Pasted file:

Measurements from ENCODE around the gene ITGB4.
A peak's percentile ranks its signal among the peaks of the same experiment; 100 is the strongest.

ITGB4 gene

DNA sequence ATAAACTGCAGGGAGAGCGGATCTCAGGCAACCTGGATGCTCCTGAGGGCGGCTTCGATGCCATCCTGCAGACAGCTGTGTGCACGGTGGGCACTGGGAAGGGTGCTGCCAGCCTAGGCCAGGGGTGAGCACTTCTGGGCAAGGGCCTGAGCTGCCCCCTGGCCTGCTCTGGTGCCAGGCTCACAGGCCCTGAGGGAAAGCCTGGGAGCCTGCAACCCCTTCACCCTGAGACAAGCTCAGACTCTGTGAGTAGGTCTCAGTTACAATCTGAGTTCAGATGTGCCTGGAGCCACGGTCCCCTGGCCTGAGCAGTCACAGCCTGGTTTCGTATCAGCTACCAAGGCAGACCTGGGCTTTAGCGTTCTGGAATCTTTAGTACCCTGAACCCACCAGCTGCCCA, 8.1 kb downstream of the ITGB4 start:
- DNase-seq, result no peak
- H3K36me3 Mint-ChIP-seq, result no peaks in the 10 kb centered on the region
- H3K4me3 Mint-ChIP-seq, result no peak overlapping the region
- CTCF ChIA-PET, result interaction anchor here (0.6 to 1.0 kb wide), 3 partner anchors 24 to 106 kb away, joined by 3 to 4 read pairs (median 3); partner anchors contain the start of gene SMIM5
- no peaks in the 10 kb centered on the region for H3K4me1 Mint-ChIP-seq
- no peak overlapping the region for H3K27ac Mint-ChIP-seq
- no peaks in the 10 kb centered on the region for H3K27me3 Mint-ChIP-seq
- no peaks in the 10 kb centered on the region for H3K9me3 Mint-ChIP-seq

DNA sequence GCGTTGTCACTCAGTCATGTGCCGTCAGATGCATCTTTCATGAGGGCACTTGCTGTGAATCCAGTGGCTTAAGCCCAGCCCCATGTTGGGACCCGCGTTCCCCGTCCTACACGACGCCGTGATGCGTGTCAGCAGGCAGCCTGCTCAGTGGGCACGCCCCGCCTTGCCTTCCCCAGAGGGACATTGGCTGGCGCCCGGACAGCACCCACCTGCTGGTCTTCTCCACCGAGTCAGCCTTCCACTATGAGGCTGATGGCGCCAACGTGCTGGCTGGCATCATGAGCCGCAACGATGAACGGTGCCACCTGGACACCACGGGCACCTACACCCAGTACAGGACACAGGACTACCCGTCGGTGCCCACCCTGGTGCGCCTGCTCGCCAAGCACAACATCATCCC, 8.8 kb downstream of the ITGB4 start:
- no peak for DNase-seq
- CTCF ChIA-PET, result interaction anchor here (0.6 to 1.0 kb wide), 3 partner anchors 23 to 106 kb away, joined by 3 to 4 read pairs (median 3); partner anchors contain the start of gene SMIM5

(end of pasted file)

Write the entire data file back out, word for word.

Measurements from ENCODE around the gene ITGB4.
A peak's percentile ranks its signal among the peaks of the same experiment; 100 is the strongest.

ITGB4 gene

DNA sequence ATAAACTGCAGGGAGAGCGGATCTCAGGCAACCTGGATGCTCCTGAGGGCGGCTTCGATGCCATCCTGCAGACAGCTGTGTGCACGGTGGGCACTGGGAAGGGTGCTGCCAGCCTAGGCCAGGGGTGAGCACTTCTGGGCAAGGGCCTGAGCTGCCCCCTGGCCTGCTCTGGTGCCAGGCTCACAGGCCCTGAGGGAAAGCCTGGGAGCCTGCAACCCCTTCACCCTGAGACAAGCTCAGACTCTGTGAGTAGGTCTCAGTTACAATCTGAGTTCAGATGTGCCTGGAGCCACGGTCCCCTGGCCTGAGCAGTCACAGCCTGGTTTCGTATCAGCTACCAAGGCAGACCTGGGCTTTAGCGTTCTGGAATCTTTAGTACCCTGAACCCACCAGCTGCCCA, 8.1 kb downstream of the ITGB4 start:
- DNase-seq, result no peak
- H3K36me3 Mint-ChIP-seq, result no peaks in the 10 kb centered on the region
- H3K4me3 Mint-ChIP-seq, result no peak overlapping the region
- CTCF ChIA-PET, result interaction anchor here (0.6 to 1.0 kb wide), 3 partner anchors 24 to 106 kb away, joined by 3 to 4 read pairs (median 3); partner anchors contain the start of gene SMIM5
- no peaks in the 10 kb centered on the region for H3K4me1 Mint-ChIP-seq
- no peak overlapping the region for H3K27ac Mint-ChIP-seq
- no peaks in the 10 kb centered on the region for H3K27me3 Mint-ChIP-seq
- no peaks in the 10 kb centered on the region for H3K9me3 Mint-ChIP-seq

DNA sequence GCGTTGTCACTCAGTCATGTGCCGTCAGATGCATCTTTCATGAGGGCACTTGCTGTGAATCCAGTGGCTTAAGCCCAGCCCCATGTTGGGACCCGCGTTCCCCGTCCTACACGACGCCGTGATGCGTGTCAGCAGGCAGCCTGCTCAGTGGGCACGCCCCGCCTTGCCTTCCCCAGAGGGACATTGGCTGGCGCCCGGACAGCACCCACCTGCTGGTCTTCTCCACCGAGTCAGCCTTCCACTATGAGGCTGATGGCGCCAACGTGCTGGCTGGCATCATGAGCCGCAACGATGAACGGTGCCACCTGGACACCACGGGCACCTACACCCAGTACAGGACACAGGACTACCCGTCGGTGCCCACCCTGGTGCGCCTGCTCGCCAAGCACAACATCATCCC, 8.8 kb downstream of the ITGB4 start:
- no peak for DNase-seq
- CTCF ChIA-PET, result interaction anchor here (0.6 to 1.0 kb wide), 3 partner anchors 23 to 106 kb away, joined by 3 to 4 read pairs (median 3); partner anchors contain the start of gene SMIM5